Liver Tumors – Our Treatment Options

Liver Tumors: Detection & Treatment Options

If you have symptoms of liver cancer, the first step is a physical exam. The doctor will:

  • Feel your abdomen to examine the liver, spleen and nearby organs
  • Check your abdomen for ascites, an abnormal accumulation of fluid
  • Examine your skin and eyes for signs of jaundice If the doctor suspects liver cancer, you may have one or more of the following tests to diagnose it and find out if it has spread.

Blood tests: One common blood test detects alpha­fetoprotein (AFP), which can be a sign of liver cancer. Other blood tests may measure how well the liver is working.

Imaging tests, which may include:

  • CT or CAT (computed axial tomography) scans: This is usually the most reliable test for evaluating the extent of liver cancer. Our technology includes the precise triple­phase CT scan.
  • Ultrasound
  • Angiogram: The doctor injects dye into an artery. This allows the blood vessels in the liver to be seen on an X­ray.

Biopsy:A sample of tissue from the tumor or the healthy part of the liver is removed and looked at under a microscope. Healthy tissue may be tested to see how well the liver is working. A biopsy may be obtained by:

  • Fine needle aspiration (FNA): A thin needle is inserted into the liver to remove a small amount of tissue.
  • Core biopsy: This is similar to FNA, but a thicker needle is used to remove small cylinder­shaped samples (cores).
  • Laparoscopy: A small incision (cut) is made in the abdomen, and a thin, lighted tube (laparoscope) is inserted to view the tumor.
  • Surgical biopsy: Tissue is removed during an operation.

General treatment information

In cancer care, different types of doctors often work together to create a patient’s overall treatment plan that combines different types of treatments. This is called a multidisciplinary team. Cancer care teams also include a variety of other health care professionals, including physician assistants, oncology nurses, social workers, pharmacists, counselors, dietitians, and others.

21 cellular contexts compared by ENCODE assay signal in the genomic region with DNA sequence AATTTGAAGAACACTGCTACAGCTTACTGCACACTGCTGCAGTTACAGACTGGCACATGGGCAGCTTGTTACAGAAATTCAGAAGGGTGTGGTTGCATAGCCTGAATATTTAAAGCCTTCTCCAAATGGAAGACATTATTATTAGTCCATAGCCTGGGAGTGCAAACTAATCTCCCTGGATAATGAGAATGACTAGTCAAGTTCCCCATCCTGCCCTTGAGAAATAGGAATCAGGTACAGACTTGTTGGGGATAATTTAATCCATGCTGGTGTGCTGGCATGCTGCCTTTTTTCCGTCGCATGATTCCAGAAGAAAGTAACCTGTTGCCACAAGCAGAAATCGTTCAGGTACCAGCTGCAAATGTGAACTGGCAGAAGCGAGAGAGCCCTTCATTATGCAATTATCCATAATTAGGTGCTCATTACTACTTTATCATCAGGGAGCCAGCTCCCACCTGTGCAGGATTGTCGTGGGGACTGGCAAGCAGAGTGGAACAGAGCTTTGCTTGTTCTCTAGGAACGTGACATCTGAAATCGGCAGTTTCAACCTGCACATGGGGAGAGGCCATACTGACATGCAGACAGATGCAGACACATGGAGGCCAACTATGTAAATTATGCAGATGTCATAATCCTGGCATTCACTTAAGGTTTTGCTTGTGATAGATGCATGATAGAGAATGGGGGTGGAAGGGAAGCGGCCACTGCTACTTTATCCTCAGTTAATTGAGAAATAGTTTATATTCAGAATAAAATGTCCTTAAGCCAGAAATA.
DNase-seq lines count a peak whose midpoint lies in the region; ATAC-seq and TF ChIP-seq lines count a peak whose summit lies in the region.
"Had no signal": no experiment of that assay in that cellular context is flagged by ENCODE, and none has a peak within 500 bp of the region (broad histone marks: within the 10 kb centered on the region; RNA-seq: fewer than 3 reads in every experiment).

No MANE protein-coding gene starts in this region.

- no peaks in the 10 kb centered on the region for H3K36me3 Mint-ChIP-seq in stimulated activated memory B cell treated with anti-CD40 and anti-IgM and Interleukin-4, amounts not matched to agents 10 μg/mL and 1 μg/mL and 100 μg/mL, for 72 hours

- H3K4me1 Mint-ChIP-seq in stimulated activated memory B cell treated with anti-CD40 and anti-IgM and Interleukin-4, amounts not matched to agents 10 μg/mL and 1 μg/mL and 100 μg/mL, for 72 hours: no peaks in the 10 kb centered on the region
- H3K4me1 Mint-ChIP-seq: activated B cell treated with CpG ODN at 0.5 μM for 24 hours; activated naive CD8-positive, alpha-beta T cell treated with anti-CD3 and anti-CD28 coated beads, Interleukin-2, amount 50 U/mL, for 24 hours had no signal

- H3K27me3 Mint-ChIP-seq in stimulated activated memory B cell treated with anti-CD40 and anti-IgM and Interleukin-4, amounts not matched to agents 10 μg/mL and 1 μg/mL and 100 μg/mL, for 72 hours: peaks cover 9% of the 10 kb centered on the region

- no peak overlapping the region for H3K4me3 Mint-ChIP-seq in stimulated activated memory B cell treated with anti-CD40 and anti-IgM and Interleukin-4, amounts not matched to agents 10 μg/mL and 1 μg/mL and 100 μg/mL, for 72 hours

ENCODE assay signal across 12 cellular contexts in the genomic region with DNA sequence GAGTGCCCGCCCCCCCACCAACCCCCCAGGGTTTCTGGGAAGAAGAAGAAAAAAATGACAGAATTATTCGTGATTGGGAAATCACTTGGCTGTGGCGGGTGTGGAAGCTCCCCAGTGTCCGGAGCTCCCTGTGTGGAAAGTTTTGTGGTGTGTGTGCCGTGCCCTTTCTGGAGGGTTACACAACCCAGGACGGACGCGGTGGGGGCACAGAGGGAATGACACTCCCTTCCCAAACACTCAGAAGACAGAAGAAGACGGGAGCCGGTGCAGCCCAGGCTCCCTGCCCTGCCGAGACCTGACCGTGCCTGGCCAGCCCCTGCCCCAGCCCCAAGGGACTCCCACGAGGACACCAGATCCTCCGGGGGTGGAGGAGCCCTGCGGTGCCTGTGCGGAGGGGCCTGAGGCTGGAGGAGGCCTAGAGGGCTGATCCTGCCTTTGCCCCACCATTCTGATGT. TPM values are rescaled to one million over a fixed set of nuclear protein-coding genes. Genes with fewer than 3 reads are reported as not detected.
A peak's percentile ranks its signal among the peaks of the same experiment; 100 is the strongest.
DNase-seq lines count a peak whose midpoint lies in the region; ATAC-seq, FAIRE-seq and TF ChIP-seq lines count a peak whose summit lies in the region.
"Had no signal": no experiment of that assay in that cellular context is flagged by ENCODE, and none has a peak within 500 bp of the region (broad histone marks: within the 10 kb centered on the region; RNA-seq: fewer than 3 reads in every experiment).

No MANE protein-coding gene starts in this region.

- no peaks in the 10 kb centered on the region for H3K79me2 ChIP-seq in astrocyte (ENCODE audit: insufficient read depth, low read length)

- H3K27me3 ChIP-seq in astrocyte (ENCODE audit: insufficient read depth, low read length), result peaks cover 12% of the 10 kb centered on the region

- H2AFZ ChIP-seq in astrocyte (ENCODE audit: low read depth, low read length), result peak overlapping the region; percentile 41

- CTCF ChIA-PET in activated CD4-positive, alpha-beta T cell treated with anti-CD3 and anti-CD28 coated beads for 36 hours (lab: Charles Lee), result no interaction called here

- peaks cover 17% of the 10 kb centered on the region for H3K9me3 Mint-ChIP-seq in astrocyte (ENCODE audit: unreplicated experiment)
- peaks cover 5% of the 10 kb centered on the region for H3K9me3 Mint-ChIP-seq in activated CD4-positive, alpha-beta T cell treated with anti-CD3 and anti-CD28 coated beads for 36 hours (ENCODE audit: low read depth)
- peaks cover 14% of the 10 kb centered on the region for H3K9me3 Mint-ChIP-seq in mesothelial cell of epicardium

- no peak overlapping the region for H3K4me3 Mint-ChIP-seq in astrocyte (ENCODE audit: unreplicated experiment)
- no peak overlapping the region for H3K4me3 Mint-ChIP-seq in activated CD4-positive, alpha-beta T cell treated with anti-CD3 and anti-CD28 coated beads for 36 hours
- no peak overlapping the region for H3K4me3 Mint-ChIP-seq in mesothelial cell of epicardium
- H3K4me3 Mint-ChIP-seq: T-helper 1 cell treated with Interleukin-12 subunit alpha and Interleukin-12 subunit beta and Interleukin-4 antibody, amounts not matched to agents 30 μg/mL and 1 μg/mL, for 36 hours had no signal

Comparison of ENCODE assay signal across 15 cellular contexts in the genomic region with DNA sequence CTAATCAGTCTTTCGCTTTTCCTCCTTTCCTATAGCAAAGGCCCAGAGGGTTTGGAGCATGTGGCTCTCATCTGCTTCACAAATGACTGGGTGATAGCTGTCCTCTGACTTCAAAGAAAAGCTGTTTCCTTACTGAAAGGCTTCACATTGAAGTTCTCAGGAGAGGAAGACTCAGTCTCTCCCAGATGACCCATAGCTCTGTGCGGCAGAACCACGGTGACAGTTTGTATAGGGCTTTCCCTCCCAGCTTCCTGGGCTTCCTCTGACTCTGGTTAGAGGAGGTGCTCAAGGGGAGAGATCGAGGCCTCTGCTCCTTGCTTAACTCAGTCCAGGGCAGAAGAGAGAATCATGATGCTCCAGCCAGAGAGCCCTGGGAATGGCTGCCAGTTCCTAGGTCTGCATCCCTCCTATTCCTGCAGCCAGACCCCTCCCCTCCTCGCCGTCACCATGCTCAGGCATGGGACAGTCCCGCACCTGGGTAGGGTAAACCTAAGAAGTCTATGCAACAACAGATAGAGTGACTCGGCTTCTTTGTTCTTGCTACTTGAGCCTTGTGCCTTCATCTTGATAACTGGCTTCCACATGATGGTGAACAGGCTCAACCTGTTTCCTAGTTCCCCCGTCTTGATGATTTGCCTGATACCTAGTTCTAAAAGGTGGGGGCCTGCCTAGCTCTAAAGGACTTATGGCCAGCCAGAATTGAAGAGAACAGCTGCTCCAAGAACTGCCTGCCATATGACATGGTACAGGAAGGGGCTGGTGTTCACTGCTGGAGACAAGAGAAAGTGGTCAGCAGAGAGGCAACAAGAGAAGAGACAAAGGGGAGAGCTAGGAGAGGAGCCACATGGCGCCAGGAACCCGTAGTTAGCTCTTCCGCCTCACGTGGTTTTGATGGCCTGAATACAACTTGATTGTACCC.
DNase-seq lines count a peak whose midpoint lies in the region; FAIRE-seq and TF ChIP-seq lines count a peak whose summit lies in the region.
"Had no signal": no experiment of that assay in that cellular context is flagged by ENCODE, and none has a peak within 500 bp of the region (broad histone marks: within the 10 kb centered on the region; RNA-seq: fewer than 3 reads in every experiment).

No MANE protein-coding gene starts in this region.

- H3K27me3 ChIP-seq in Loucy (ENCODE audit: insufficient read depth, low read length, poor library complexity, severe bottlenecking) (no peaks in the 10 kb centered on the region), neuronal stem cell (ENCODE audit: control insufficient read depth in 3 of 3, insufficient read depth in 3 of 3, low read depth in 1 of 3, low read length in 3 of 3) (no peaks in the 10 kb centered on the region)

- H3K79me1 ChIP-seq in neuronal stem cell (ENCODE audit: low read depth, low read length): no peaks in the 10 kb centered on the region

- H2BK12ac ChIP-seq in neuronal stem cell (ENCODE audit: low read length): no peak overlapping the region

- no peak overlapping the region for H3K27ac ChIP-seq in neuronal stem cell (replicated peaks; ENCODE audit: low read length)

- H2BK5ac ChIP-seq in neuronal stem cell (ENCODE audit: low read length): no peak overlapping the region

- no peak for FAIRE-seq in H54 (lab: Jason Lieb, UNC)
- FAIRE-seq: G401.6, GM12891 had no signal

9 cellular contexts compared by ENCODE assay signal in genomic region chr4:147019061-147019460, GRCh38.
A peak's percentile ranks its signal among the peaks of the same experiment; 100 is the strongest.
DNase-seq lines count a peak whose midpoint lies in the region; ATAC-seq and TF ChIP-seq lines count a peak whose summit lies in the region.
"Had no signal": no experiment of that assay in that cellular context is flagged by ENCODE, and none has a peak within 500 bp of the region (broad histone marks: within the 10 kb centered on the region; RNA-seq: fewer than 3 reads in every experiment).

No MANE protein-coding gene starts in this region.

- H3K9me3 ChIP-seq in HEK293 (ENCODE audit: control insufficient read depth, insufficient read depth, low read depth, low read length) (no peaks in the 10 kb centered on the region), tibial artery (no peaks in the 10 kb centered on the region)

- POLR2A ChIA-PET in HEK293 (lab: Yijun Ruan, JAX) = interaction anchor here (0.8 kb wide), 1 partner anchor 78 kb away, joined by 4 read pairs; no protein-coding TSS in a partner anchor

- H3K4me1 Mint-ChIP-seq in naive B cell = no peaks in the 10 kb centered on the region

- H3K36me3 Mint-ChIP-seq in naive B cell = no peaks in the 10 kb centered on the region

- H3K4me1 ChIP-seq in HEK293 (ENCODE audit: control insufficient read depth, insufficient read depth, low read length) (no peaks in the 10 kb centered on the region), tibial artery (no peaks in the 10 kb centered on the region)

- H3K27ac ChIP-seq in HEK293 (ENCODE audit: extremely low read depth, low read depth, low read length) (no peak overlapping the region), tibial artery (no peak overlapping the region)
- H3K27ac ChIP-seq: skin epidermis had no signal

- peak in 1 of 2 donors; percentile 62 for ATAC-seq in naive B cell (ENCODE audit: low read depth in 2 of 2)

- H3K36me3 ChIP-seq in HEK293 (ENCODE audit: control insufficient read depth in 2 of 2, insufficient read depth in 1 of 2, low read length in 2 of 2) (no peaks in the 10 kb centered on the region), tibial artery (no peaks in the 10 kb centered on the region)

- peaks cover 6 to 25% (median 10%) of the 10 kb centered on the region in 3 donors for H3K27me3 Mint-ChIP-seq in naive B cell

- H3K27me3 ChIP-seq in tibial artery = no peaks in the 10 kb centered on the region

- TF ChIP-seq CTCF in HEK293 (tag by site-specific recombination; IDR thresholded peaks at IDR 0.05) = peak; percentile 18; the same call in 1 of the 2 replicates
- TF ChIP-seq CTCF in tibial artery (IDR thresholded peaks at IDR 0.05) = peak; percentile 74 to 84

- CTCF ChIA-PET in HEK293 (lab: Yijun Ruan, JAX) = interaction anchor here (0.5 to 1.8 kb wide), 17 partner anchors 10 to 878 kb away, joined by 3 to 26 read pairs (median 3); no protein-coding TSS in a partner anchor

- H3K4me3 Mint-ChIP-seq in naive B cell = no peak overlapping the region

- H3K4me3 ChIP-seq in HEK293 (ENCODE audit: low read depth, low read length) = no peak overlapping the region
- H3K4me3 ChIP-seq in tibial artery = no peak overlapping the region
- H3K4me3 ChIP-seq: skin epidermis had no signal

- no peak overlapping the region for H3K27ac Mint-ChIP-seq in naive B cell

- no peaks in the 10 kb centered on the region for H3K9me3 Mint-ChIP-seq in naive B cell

Treatment options and recommendations depend on several factors:

  • How much of the liver the cancer is affecting
  • Whether the cancer has spread
  • The patient’s preferences and overall health
  • The damage to the remaining cancer­free area of the liver

When a tumor is found at an early stage and the patient’s liver is working well, treatment is aimed at trying to eliminate the cancer. The care plan may also include treatment for symptoms and side effects, an important part of cancer care. When liver cancer is found at a later stage, or the patient’s liver is not working well, the patient and doctor should talk about the goals of each treatment recommendation. At this point, the goals of treatment may focus on slowing growth of the cancer and relieving symptoms to improve quality of life.

The various disease­directed treatment options can be grouped according to whether they may cure the cancer or will improve survival but will most likely not eliminate the cancer. Descriptions of the most common treatment options, both disease­directed and those aimed at managing side effects and symptoms, are listed below. Take time to learn about your treatment options and be sure to ask questions about things that are unclear. Also, talk about the goals of each treatment with your doctor and what you can expect while receiving the treatment. Learn more about making treatment decisions.

The main treatments for stomach cancer are:

  • Surgery
  • Disease­directed treatments
  • Targeted therapy
  • Radiation therapy
  • Chemotherapy
  • Immunotherapy

Often the best approach uses 2 or more of these treatment methods.

Learn How CyberKnife Can Treat Liver Cancer